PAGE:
TOKYO (AP) — One of the world's largest bitcoin exchanges appears to have collapsed.
A coalition of virtual currency companies says Tokyo-based Mt. Gox went under after secretly racking up catastrophic losses.
Mt. Gox's website wasn't functioning today. That follows the resignation Sunday of its CEO from the board of the Bitcoin Foundation, a group seeking legitimacy for the new form of money. The exchange had imposed a ban on withdrawals earlier this month.
Prominent supporters of bitcoin are seeking to shore up confidence in the currency by labeling Mt. Gox's collapse an isolated case of mismanagement.
Bitcoin has become popular among tech enthusiasts, libertarians and investors because it allows people to make transactions and exchange money across borders without involving banks, credit card issuers or other third parties. Criminals like bitcoin for the same reasons.
A number of large retailers such as Overstock.com have begun to accept it.
While it's hard to know just how many people around the world own bitcoins, speculative investors have sent the currency's value fluctuating wildly in recent months.
129-a-15-(Kolin Burgess, British user of Mt. Gox, in AP interview)-"has been OK"-Kolin Burgess, who uses Mt. Gox, fears he's lost money tied up in Bitcoins and he accuses the online currency exchange of misleading clients. (25 Feb 2014)
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128-c-22-(Charles de Ledesma, correspondent)-"from government controls"-Correspondent Charles de Ledesma reports that the website of major Bitcoin exchange Mt. Gox is offline amid reports of a debilitating theft. (25 Feb 2014)
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127-v-34-(Charles de Ledesma, correspondent)--The website of the major bitcoin exchange Mt. Gox is offline amid reports it suffered a debilitating theft. It's a new setback for efforts to gain legitimacy for the virtual currency. Correspondent Charles de Ledesma reports. (25 Feb 2014)
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APPHOTO NY114: FILE - This April 3, 2013 file photo shows bitcoin tokens in Sandy, Utah. The website of major bitcoin exchange Mt. Gox is offline Tuesday, Feb. 25, 2014, amid reports it suffered a debilitating theft, a new setback for efforts to gain legitimacy for the virtual currency. (AP Photo/Rick Bowmer, File) (3 Apr 2013)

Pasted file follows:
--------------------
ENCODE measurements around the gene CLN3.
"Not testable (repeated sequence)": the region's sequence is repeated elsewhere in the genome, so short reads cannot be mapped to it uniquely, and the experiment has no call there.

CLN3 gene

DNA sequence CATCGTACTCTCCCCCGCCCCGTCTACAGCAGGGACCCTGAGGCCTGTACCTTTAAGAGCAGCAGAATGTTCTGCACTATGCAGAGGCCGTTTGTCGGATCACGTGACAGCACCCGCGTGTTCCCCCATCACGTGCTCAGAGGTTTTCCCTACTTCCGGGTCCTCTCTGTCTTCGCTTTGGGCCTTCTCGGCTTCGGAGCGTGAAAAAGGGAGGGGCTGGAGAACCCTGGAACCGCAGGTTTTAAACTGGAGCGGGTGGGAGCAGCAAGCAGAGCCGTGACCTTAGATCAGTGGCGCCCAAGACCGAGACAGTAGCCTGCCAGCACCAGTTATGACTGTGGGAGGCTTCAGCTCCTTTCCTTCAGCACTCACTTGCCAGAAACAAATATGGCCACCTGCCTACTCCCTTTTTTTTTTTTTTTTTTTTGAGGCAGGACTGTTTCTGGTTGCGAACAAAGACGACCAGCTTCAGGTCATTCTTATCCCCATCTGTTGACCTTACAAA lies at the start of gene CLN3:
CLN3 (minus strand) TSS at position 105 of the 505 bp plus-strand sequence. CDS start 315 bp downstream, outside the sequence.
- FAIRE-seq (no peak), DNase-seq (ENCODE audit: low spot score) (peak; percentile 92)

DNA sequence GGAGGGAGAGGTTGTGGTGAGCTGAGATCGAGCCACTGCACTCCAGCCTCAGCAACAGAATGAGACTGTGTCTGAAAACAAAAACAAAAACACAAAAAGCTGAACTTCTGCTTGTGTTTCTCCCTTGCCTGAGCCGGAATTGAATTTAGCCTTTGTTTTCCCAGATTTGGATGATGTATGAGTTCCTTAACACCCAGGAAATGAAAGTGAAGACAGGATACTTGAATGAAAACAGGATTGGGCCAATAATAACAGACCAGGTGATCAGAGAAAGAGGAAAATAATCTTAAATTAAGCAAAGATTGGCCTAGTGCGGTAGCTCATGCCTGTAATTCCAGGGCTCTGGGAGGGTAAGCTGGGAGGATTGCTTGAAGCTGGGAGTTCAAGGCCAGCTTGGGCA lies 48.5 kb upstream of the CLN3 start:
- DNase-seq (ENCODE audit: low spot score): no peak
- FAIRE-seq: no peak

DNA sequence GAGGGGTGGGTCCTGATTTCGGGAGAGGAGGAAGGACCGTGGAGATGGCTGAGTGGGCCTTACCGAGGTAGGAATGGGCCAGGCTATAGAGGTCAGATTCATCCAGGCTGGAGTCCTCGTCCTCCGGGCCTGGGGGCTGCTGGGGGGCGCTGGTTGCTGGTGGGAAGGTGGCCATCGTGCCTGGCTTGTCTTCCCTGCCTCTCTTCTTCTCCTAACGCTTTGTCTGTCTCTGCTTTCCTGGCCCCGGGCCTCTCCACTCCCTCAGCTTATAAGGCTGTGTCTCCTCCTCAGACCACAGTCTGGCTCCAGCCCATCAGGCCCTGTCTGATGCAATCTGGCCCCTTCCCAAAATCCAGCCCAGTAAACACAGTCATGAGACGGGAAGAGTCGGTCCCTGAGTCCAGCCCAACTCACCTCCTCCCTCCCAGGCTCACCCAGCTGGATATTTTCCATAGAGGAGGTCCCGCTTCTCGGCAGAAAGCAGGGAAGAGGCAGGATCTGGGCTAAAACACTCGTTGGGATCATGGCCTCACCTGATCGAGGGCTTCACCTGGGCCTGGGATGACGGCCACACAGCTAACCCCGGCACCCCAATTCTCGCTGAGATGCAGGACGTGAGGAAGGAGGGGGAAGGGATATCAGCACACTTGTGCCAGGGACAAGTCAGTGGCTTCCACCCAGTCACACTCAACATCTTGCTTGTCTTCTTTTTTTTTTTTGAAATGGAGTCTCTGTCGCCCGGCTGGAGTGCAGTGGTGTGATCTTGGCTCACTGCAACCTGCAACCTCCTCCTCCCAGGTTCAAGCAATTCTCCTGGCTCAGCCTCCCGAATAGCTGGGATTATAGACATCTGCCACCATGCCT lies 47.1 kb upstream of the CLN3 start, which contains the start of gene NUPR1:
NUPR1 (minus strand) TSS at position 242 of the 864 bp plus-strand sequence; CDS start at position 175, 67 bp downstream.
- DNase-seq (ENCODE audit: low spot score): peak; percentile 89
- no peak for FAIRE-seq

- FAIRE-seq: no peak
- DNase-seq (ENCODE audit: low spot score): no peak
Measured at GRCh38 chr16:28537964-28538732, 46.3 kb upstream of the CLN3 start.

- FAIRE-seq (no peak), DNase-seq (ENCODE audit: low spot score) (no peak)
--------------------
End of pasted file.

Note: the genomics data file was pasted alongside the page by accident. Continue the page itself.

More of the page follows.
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APPHOTO TOK102: Bitcoin trader Kolin Burges, right, of London and American Aaron (only his first name was given) hold protest signs as they conduct a sit-in in front of the office tower housing Mt. Gox in Tokyo Tuesday, Feb. 25, 2014. The website of major Bitcoin exchange Mt. Gox is offline Tuesday amid reports it suffered a debilitating theft, a new setback for efforts to gain legitimacy for the virtual currency. The URL of Tokyo-based Mt. Gox was returning a blank page. The disappearance of the site follows the resignation Sunday of Mt. Gox CEO Mark Karpeles from the board of the Bitcoin Foundation, a group seeking legitimacy for the currency. Burgess said he had picketed the building since Feb. 14 after flying in from London, hoping to get back $320,000 he has tied up with Mt Gox. (AP Photo/Kaori Hitomi) (25 Feb 2014)
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APPHOTO NY110: FILE - In this Feb. 12, 2014 file photo, attendees of the Inside Bitcoins conference in Berlin examine Bitcoin buttons. The website of major Bitcoin exchange Mt. Gox is offline amid reports it suffered a debilitating theft of the virtual currency, and the URL of the Tokyo-based outfit returns a blank page on Tuesday, Feb. 25, 2014. (AP Photo/Frank Jordans, File) (12 Feb 2014)
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